During the 19th century, the economy of Mijas was mainly based on agriculture and fishing. Grape vines also added wealth to the Mijas economy but this came to an abrupt end when the vines were destroyed by the Philloxera plague. Paper production also played a very important part of the local economy, with mills in Osinillas dating back to 1744.
A road was opened between Mijas and Fuengirola in 1873, this ended the segregation that had existed between the two towns since 1841. However the village remained isolated until the arrival of "Second Republic", which was it's first newspaper.
The period following the war was one of poverty, hunger and unemployment and it wasn't until the 1950's that things really started to improve for the villagers. Up to this point the population of the town was scattered across the countryside living on small farms. The only work in the area was the collection of grass for the esparto, but even this was affected heavily during the droughts.
In the 1950s, an asbestos factory was built to reduce unemployment. In 1953 the village saw the installation of its first telephones but this was a tough era as Mijas was the scene of anti-Franco army operations because of the support and respect of the army in this area.
This was also the start of tourism, and thus the early years of what is now known as the Costa del Sol started to grow in popularity, with the first small hotel being built.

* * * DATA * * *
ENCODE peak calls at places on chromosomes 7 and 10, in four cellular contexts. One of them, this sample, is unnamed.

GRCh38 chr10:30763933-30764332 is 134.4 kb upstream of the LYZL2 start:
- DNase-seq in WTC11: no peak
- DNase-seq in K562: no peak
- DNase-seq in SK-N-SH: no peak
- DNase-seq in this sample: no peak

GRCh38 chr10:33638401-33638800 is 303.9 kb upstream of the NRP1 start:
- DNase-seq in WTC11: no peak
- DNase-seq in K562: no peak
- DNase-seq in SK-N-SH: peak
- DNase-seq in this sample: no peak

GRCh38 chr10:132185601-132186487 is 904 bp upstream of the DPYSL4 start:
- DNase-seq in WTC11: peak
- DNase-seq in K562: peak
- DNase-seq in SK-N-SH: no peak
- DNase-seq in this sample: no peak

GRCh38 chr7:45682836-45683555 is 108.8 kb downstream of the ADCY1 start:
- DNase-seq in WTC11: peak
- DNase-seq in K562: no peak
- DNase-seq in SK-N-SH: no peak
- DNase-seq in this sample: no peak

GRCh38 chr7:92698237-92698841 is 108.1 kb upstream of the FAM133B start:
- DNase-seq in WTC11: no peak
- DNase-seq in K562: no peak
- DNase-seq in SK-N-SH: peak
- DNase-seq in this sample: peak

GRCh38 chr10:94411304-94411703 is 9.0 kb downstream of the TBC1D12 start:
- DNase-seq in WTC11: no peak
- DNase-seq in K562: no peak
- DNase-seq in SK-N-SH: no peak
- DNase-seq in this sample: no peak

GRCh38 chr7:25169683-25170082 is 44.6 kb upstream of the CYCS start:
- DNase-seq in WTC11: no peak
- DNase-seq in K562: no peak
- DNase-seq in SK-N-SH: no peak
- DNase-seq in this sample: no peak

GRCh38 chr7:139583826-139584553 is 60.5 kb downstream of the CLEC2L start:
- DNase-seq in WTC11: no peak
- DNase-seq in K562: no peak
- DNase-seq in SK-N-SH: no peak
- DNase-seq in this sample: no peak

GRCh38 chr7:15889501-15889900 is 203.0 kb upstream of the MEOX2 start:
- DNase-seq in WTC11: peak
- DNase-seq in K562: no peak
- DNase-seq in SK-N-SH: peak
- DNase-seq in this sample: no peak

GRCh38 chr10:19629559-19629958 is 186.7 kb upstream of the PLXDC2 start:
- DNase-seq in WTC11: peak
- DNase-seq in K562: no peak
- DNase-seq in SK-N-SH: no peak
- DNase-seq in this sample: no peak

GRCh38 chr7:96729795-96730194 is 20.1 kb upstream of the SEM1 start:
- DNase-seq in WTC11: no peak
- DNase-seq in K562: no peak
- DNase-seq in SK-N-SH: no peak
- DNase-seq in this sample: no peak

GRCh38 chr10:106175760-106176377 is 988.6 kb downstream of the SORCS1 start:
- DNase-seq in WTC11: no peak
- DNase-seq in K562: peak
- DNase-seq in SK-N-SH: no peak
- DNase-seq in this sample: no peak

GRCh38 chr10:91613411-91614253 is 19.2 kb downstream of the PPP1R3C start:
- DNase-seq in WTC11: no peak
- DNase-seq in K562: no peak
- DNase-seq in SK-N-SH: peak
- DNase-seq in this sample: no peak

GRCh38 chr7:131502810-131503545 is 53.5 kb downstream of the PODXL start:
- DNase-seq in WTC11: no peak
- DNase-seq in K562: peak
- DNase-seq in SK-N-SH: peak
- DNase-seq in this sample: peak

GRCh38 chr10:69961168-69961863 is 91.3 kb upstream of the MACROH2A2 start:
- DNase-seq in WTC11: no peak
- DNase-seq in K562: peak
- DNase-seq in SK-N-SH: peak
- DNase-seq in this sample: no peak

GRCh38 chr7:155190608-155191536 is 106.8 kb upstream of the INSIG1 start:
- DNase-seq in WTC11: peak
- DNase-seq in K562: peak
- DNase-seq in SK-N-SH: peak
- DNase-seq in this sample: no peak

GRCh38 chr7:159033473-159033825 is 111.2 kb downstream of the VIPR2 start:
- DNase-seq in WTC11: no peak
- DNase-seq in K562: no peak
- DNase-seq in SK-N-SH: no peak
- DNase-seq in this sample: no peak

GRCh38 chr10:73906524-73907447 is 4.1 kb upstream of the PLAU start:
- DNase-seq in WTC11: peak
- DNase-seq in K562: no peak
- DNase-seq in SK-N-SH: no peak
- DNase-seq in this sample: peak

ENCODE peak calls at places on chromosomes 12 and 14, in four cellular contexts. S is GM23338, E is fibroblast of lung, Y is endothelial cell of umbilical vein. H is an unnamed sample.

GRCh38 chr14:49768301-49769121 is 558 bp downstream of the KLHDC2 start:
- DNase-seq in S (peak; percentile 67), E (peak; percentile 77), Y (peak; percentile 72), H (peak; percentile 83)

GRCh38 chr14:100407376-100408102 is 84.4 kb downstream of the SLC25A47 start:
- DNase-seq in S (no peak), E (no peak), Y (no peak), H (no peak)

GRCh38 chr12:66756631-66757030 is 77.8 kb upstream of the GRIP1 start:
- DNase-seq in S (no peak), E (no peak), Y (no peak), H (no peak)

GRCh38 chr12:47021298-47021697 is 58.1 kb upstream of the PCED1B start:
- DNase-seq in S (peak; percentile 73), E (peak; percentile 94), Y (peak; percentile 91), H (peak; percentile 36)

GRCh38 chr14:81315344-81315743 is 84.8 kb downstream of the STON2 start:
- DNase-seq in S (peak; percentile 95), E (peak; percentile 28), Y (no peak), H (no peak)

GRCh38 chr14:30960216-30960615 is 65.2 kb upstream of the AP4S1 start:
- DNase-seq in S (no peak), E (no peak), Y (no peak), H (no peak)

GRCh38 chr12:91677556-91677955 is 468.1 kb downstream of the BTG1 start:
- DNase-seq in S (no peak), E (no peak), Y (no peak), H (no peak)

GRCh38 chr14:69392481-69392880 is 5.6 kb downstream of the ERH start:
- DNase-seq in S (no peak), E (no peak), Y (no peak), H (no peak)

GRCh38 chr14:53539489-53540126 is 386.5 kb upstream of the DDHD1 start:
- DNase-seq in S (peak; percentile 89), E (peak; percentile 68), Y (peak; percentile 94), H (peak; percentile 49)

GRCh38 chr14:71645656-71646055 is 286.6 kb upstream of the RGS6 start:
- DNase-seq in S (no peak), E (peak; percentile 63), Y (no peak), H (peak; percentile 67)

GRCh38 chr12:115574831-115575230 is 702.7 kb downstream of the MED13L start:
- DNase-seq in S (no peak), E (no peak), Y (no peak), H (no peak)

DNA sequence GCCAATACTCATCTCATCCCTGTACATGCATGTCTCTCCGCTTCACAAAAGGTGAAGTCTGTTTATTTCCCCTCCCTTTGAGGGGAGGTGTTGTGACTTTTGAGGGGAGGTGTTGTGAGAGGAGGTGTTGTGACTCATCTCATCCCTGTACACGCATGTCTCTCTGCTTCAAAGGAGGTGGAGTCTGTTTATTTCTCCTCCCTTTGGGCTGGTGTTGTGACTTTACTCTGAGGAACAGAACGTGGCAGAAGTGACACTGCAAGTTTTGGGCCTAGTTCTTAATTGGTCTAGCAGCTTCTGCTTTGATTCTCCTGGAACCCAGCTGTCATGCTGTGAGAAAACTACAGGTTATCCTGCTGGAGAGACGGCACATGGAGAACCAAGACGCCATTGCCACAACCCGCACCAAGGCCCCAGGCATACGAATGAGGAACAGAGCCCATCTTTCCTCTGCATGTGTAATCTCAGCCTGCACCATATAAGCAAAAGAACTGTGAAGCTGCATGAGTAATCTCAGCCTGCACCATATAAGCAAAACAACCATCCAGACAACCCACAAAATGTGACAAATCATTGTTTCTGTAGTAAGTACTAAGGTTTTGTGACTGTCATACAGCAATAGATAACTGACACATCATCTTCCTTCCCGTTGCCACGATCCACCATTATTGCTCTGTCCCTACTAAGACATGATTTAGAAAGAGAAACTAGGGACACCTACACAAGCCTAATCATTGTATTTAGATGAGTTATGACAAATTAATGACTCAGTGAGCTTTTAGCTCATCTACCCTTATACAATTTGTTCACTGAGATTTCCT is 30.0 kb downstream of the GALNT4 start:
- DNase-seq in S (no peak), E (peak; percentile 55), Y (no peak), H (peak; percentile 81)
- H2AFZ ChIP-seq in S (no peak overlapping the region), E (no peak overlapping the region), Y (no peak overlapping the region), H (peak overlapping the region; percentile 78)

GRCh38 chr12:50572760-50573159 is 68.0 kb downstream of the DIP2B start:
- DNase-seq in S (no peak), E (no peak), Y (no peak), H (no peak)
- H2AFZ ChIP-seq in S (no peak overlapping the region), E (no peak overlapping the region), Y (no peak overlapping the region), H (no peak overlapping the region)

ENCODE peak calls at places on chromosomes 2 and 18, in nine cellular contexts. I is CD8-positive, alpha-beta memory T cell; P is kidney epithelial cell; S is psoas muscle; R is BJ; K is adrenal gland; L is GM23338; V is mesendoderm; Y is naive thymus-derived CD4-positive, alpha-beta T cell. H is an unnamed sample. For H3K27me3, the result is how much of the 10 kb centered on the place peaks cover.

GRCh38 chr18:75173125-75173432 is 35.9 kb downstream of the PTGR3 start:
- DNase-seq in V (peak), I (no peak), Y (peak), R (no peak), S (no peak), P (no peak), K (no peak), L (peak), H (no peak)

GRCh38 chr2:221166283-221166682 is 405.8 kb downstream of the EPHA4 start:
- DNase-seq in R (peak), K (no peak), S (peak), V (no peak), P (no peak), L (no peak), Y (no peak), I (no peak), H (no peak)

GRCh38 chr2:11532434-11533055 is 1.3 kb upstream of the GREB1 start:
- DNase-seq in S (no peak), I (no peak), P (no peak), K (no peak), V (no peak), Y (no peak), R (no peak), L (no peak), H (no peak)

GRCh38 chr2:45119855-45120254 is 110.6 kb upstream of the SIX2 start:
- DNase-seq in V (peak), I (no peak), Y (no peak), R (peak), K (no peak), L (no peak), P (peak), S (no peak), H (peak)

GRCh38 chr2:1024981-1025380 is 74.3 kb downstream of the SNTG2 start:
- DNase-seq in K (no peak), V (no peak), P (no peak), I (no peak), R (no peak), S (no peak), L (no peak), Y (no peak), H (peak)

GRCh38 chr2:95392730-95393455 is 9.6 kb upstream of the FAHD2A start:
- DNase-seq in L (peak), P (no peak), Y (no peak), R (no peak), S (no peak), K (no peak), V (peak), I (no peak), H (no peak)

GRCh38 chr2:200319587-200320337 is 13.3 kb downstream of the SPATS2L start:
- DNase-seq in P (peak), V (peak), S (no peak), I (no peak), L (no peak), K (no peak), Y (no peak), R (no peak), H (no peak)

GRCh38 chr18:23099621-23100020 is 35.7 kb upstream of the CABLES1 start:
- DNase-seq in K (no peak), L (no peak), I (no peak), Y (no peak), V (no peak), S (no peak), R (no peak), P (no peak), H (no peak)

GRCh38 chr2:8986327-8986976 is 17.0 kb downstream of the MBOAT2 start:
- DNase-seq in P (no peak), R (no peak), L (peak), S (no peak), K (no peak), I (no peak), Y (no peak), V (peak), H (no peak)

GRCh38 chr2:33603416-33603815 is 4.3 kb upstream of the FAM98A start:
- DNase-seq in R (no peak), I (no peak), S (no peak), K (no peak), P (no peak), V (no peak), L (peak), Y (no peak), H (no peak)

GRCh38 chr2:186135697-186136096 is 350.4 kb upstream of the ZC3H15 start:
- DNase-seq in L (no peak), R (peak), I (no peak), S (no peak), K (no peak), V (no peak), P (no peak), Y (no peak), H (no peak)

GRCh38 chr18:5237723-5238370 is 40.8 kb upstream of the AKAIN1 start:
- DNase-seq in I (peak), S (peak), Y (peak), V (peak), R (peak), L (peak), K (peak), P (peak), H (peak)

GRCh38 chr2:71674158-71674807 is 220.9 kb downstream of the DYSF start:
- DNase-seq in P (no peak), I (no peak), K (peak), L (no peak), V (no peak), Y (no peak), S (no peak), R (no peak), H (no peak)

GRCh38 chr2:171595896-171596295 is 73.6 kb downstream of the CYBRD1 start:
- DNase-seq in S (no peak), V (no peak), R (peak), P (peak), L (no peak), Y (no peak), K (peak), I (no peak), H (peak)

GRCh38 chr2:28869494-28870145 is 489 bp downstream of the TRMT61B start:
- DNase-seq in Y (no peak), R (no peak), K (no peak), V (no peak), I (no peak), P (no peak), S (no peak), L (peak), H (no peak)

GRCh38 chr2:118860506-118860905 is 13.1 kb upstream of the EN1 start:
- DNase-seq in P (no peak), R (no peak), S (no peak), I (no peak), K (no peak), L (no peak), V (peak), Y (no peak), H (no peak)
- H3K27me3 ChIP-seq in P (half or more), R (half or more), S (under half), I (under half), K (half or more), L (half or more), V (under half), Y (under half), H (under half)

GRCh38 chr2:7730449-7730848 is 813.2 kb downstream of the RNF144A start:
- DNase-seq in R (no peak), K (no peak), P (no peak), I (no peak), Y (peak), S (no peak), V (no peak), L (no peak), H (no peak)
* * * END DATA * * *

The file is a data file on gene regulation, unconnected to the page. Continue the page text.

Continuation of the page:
Tourism was now the way forward and the towns of La Cala and Las Lagunas began constructing residential urban areas. Las Lagunas sprang out of nowhere from just a small farming community, and La Cala was a tiny rural village with just 19 farming families.
In the 1960s tourism was really taking off and the early years of Mijas, as we now know it today, began with people eager to leave the coast and take the excursion up the winding, narrow road to the pretty little white village in the mountains.
When the tourists first started coming up to this previously undiscovered village, they started taking lots of photographs of the donkeys and many asked to sit on them and have a short ride around, for which they paid a tip.
In many cases the tip was so large that it was more than their owners actual wages. Julian Nunez recognised a great opportunity when he saw one, and so began the Burros Taxis. Today there are around 60 donkeys, and Mijas is known worldwide for its burro taxi.
In the 1970s, Robert Redford and his family resided in Mijas for around a year. The pueblo has attracted many celebreties and artisits since, and even today is the home or holiday retreat for several.
La Cala de Mijas was an agricultural and typically small Andalusian white-washed fishing village, until the beginning of the Spanish tourist boom in the 1960s. It was this tourism that would totally transform the area.
La Cala de Mijas was originally known as "La Cala del Moral" (English: the Bay of Mulberries) due to the mulberry trees growing in the area. This name was changed in the 1970s to La Cala de Mijas in order to avoid confusion with the similarly named Cala del Moral just outside Málaga.
In those early years of tourism, La Cala boasted some 30 fishermen's cottages, a couple of bars, an open-air summer cinema, a butcher's, grocer's, a small chapel, a school and little else. A far reach from what it is today!